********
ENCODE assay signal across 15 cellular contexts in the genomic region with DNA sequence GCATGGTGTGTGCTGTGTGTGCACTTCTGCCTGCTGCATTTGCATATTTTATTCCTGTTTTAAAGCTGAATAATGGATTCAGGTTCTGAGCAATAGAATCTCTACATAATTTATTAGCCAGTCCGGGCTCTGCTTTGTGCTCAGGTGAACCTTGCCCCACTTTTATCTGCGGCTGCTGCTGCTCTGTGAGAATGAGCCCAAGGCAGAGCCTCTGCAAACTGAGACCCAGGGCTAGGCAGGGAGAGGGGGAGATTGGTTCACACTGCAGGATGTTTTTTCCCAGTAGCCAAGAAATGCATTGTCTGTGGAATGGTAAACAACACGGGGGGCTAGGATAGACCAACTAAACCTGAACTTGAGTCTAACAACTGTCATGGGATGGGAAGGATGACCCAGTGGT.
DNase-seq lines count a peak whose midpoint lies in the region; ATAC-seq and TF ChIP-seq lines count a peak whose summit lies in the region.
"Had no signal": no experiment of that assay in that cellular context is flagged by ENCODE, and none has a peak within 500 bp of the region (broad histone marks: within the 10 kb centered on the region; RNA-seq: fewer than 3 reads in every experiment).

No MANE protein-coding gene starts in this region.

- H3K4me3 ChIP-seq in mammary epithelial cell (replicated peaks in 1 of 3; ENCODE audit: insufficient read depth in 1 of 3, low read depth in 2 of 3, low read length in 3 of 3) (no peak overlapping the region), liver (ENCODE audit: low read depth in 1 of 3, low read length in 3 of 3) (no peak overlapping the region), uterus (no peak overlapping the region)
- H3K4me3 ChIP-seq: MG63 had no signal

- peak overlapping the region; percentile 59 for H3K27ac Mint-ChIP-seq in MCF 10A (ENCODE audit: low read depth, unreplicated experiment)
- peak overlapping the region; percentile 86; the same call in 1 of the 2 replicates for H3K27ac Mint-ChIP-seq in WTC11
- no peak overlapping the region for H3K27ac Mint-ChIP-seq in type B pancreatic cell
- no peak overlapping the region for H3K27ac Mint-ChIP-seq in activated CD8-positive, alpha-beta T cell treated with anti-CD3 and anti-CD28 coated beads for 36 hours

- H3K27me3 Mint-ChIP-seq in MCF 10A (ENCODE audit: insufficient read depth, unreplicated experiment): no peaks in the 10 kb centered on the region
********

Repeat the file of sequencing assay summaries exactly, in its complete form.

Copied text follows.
ENCODE assay signal across 15 cellular contexts in the genomic region with DNA sequence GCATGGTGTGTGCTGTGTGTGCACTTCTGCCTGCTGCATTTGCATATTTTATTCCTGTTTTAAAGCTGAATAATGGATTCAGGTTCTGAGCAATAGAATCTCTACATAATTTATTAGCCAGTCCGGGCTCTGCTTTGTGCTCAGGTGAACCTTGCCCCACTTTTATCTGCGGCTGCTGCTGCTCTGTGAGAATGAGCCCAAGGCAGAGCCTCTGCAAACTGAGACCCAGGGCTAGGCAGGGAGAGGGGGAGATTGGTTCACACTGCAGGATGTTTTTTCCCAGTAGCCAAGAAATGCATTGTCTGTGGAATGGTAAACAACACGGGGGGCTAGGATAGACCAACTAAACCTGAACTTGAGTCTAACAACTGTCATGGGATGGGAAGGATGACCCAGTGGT.
DNase-seq lines count a peak whose midpoint lies in the region; ATAC-seq and TF ChIP-seq lines count a peak whose summit lies in the region.
"Had no signal": no experiment of that assay in that cellular context is flagged by ENCODE, and none has a peak within 500 bp of the region (broad histone marks: within the 10 kb centered on the region; RNA-seq: fewer than 3 reads in every experiment).

No MANE protein-coding gene starts in this region.

- H3K4me3 ChIP-seq in mammary epithelial cell (replicated peaks in 1 of 3; ENCODE audit: insufficient read depth in 1 of 3, low read depth in 2 of 3, low read length in 3 of 3) (no peak overlapping the region), liver (ENCODE audit: low read depth in 1 of 3, low read length in 3 of 3) (no peak overlapping the region), uterus (no peak overlapping the region)
- H3K4me3 ChIP-seq: MG63 had no signal

- peak overlapping the region; percentile 59 for H3K27ac Mint-ChIP-seq in MCF 10A (ENCODE audit: low read depth, unreplicated experiment)
- peak overlapping the region; percentile 86; the same call in 1 of the 2 replicates for H3K27ac Mint-ChIP-seq in WTC11
- no peak overlapping the region for H3K27ac Mint-ChIP-seq in type B pancreatic cell
- no peak overlapping the region for H3K27ac Mint-ChIP-seq in activated CD8-positive, alpha-beta T cell treated with anti-CD3 and anti-CD28 coated beads for 36 hours

- H3K27me3 Mint-ChIP-seq in MCF 10A (ENCODE audit: insufficient read depth, unreplicated experiment): no peaks in the 10 kb centered on the region